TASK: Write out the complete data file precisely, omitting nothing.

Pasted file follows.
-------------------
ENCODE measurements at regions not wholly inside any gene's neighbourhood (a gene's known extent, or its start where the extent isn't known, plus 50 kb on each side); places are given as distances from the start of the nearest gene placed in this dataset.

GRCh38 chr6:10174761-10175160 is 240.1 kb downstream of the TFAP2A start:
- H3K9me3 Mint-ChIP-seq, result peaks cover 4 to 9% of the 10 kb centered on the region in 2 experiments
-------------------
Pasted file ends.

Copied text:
ENCODE measurements at regions not wholly inside any gene's neighbourhood (a gene's known extent, or its start where the extent isn't known, plus 50 kb on each side); places are given as distances from the start of the nearest gene placed in this dataset.

GRCh38 chr6:10174761-10175160 is 240.1 kb downstream of the TFAP2A start:
- H3K9me3 Mint-ChIP-seq, result peaks cover 4 to 9% of the 10 kb centered on the region in 2 experiments